One of the great scenes in Men of Honor finds Robert De Niro, drunk in a bar, challenging new recruit Cuba Gooding Jr. to a contest to see who can hold their breath the longest. Hold their breath? What is this, second grade? No, it's Navy Diver Training where the ability to hold one's breath can mean life or death. And don't be surprised to find yourself holding your breath along with them.
Men of Honor is based on life of Carl Brashear, the first black Navy Diver. It follows his beginnings as a poor dirt farmer to his enlistment in the service, up through his accomplishments as a career Navy man. The trials he faced and the events of his life alone would make for a fine movie, but what makes Honor great is that it is also the story of Billy Sunday, played by De Niro, a career Navy man on the way down. In contrast with Brashear's steadfast loyalty and determination, we see a man who, though he holds the same base qualities, is crippled by alcohol, injury, and the prejudice of his generation. The fact that these two men, who on the surface seem so diametrically opposed, can become friends is just one of the triumphs in a movie full of them.
Cuba Gooding Jr., in the lead role, is superb. This shouldn't come as much of a surprise; since Jerry Maguire, nearly every thing he has put out has been great. We'll try to forgive him for Chill Factor. Here he plays Brashear with a fierce determination, that shows through in the character. Even when it threatens to pull his family apart, Brashear refuses to back down. Robert De Niro, is also fine, maybe even better than Gooding. His Sunday is a gritty, foul-mouthed redneck who, when he loses the ability to dive, has nothing but wounded pride to fall back on. I wouldn't be surprised if De Niro received an Oscar nomination for this role. There are a number of big names in small roles here. Hal Holbrook, Powers Boothe, and Charlize Theron have little more than cameos, but it's fun to watch them while they're there.
Men of Honor is a moving, powerful film with an important story to tell. On the surface, it seems like the message is about racism, and the courage to overcome it. That's part of it, but it's not all. We've seen lots of movies about the horrors of racism and people who had the courage to overcome it. Films from Glory, to Mississippi Burning, to To Kill a Mockingbird, have brought that story home, many more effectively than this one. The message is out, and while I don't think we should stop talking about it, I am glad to start seeing some films about the lives of some of these courageous people that don't focus solely on the racism aspect. No great person is the sum of just one kind of adversity, and it's nice to see Hollywood address that. At the same time, don't expect a Tom Clancy-style, long, detailed history of the Naval Diver Program. They give you just technical information enough to keep up, and that may frustrate the technophiles in the audience. For the rest of us, it's just the right mix of Navy jargon and human drama.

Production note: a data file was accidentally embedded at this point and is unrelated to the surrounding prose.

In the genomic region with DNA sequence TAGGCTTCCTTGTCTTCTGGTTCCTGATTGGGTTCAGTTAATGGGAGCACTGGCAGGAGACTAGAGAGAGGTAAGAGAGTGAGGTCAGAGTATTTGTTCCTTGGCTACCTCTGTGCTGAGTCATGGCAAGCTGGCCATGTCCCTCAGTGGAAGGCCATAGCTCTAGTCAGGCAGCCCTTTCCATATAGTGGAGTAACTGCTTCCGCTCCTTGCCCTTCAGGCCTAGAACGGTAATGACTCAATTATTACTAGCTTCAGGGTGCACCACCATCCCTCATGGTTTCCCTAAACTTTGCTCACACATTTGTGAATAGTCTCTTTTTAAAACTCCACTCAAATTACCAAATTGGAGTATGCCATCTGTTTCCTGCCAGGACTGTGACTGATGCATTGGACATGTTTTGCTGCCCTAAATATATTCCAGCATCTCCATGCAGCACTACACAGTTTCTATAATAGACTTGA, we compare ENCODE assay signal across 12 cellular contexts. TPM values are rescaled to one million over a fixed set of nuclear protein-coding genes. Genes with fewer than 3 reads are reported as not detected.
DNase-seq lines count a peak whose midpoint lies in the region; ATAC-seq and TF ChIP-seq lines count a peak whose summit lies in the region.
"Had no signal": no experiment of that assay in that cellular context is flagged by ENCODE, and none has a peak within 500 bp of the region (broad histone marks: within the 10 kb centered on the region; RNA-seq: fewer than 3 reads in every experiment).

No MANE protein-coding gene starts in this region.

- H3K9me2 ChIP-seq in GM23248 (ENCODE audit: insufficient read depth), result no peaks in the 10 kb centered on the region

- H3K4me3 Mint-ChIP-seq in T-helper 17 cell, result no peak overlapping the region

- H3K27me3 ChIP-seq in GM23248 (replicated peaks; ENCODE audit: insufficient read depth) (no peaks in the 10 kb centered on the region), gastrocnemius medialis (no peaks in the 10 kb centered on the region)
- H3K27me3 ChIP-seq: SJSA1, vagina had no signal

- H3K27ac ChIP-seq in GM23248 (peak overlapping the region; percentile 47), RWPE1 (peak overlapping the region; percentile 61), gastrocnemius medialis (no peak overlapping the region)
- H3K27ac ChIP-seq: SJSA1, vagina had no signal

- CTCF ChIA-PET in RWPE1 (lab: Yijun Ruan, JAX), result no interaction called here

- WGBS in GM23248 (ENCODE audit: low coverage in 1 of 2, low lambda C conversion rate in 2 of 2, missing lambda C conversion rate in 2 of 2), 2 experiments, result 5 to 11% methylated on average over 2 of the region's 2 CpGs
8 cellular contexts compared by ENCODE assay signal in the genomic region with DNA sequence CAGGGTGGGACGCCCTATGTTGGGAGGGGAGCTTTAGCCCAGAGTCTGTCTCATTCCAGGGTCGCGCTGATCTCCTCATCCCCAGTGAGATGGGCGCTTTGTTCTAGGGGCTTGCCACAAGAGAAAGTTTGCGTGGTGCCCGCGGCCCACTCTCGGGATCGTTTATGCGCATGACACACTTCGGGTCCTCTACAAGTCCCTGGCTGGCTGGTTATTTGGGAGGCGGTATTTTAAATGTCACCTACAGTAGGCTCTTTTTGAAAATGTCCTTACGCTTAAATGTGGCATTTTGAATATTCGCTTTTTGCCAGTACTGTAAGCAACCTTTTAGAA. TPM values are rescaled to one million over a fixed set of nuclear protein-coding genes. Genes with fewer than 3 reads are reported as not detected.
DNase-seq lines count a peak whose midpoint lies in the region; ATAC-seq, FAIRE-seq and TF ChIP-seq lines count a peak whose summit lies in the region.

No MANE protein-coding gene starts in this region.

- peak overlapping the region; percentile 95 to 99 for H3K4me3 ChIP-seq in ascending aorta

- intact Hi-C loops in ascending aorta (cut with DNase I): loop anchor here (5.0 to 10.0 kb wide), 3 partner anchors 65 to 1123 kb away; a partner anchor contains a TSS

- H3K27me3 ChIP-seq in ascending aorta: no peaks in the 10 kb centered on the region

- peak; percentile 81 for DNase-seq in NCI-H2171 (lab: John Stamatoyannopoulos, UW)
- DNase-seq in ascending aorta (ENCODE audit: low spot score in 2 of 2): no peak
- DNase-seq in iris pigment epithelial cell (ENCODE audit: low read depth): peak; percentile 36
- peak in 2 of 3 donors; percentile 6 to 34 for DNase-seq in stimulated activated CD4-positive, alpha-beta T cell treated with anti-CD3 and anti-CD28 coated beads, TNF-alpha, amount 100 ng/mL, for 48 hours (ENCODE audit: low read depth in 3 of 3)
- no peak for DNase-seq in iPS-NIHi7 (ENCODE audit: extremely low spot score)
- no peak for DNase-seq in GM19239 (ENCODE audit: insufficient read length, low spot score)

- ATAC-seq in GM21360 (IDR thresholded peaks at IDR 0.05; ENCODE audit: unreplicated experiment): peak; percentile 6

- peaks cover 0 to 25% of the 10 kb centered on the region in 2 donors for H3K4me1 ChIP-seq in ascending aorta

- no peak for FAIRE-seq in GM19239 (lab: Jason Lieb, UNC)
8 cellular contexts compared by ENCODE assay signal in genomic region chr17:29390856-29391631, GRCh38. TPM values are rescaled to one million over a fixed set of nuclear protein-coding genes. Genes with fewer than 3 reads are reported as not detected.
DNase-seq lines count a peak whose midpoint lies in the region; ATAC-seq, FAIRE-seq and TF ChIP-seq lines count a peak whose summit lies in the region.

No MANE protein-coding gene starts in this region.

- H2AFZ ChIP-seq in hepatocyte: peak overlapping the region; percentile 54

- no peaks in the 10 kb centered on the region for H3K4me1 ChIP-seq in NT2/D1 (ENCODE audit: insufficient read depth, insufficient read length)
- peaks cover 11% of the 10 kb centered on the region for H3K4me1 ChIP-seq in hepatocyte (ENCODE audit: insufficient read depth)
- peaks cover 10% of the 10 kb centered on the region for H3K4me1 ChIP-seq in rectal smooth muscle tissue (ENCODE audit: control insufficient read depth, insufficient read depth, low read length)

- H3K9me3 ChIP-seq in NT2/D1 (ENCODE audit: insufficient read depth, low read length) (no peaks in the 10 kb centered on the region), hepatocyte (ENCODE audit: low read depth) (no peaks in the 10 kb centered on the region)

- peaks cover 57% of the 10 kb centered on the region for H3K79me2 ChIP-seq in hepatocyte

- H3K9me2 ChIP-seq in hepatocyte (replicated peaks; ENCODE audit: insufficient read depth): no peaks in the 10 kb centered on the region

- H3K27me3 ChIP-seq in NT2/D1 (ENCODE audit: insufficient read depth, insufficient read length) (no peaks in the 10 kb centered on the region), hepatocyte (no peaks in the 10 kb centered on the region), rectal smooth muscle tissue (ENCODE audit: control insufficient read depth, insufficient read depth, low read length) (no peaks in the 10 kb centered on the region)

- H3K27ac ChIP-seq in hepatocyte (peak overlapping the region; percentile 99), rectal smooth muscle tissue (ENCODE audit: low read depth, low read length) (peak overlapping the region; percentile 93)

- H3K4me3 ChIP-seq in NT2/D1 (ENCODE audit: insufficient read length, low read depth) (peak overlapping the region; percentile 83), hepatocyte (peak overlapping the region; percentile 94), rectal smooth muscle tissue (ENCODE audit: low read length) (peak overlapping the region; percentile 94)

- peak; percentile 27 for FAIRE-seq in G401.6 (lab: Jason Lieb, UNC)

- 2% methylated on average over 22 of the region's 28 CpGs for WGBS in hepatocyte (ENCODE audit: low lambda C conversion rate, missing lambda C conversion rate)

As is always the question with movies based on real people's lives, I wonder how much of this is true, and how much is created for the drama. When The Hurricane came out last year, the shouts over the inaccuracies started before the first audience ever made it to their seats. I haven't heard any of that this time around, but that doesn't necessarily mean anything. I hold that a movie is a movie and everything you see should be taken with at least a grain of salt. That said, if they made any of this movie up, I forgive them, it's still a lot of fun to watch.
One complaint? The name. It sounds like the result of the Hollywood Name Yer Movie Wheel that has words like "Ultimate", "Limit", "Danger", "Game" and "Honor" on it. Spin the wheel and you might get "Ultimate Limit Game", or you might get "Men of Honor". Anyway, I'm splitting hairs here. It's a good movie; well made and honorable. Grade: A
Men of Honor is rated R for language, and isolated incidents of violence. However, in my opinion, parents should not be scared off by this rating. This is a positive movie in every sense of the word. It irritates me that movies like this, movies that we should be taking our kids to see are rated R, and movies like The Sixth Day with Arnold Schwarzenegger, where someone gets killed nearly every ten minutes, get rated PG-13. You have to wonder what the folks over at the MPAA are thinking.
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